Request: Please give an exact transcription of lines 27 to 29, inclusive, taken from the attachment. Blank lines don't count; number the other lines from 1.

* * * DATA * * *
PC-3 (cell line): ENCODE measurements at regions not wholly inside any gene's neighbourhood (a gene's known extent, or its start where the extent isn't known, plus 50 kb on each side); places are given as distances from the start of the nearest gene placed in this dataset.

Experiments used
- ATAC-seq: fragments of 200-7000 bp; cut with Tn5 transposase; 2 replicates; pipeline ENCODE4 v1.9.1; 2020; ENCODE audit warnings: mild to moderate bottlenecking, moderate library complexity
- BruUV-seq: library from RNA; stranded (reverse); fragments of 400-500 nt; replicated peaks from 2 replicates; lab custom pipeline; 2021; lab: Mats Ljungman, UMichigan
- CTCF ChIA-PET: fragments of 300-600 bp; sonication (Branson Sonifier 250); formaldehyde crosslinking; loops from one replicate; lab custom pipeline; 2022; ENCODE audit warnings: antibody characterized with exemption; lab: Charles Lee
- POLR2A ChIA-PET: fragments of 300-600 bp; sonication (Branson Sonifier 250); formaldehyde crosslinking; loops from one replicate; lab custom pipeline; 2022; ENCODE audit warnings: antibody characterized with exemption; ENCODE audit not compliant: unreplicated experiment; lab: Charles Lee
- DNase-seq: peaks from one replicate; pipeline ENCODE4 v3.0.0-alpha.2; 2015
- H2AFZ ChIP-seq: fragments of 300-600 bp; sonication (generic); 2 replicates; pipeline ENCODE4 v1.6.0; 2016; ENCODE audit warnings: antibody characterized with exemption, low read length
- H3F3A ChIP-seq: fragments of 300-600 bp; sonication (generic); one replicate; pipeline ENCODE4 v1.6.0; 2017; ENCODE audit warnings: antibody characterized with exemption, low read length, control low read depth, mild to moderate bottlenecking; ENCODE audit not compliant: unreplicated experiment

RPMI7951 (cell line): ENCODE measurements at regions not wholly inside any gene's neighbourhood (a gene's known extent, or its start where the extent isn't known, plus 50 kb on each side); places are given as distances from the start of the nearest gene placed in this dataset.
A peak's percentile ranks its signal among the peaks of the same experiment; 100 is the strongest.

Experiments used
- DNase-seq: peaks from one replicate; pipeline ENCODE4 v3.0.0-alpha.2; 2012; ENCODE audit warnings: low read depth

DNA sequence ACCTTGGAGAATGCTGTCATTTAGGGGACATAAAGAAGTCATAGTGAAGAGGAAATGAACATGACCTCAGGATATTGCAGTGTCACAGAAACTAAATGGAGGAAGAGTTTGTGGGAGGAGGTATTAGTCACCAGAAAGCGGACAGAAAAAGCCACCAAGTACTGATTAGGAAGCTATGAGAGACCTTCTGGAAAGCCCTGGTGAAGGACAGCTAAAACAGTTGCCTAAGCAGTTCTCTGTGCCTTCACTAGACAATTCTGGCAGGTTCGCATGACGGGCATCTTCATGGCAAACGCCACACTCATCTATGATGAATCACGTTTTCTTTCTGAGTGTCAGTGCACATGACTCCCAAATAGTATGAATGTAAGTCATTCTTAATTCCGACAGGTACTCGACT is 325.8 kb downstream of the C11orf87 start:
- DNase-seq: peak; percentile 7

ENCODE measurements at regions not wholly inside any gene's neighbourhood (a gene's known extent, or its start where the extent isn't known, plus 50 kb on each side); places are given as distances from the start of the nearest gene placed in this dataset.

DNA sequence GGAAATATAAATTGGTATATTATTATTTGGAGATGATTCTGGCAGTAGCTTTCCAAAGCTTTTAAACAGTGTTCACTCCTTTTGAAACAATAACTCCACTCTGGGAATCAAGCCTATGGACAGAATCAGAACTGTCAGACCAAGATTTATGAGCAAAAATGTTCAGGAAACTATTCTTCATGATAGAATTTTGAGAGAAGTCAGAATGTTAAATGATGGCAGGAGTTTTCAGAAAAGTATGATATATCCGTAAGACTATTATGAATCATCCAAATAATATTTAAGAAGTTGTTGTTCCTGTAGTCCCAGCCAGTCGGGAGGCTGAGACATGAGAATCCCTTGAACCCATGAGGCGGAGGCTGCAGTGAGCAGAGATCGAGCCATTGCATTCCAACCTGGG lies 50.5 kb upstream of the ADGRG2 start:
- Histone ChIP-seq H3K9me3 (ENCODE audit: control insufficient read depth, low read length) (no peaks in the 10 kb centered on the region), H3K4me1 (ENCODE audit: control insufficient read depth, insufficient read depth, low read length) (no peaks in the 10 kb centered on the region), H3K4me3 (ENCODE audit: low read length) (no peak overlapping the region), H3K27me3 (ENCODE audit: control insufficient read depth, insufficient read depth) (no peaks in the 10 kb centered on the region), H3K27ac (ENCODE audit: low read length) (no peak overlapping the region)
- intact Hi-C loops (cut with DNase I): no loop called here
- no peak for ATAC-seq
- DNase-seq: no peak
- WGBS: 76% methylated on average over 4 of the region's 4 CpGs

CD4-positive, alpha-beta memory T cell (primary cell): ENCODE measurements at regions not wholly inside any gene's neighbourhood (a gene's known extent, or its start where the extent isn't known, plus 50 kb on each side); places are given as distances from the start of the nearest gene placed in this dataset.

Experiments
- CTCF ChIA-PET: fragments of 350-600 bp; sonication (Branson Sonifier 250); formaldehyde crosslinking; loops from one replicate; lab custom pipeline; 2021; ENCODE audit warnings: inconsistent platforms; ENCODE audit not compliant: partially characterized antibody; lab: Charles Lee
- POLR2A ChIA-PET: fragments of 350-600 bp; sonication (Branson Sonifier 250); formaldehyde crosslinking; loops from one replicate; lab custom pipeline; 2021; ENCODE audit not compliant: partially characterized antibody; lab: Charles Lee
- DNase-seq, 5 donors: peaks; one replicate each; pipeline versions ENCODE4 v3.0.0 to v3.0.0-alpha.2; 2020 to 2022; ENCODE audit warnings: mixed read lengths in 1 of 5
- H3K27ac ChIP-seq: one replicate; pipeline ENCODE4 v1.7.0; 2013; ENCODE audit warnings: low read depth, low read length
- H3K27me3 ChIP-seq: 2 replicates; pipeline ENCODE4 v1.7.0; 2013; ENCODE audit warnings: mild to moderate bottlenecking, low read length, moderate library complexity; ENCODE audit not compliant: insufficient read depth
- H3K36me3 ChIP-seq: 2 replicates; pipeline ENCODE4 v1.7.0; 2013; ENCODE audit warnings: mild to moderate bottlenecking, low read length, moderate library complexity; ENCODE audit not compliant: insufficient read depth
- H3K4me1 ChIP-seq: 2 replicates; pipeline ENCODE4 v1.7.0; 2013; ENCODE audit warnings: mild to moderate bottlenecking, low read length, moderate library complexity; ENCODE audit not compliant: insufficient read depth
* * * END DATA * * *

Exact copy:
- DNase-seq, 5 donors: peaks; one replicate each; pipeline versions ENCODE4 v3.0.0 to v3.0.0-alpha.2; 2020 to 2022; ENCODE audit warnings: mixed read lengths in 1 of 5
- H3K27ac ChIP-seq: one replicate; pipeline ENCODE4 v1.7.0; 2013; ENCODE audit warnings: low read depth, low read length
- H3K27me3 ChIP-seq: 2 replicates; pipeline ENCODE4 v1.7.0; 2013; ENCODE audit warnings: mild to moderate bottlenecking, low read length, moderate library complexity; ENCODE audit not compliant: insufficient read depth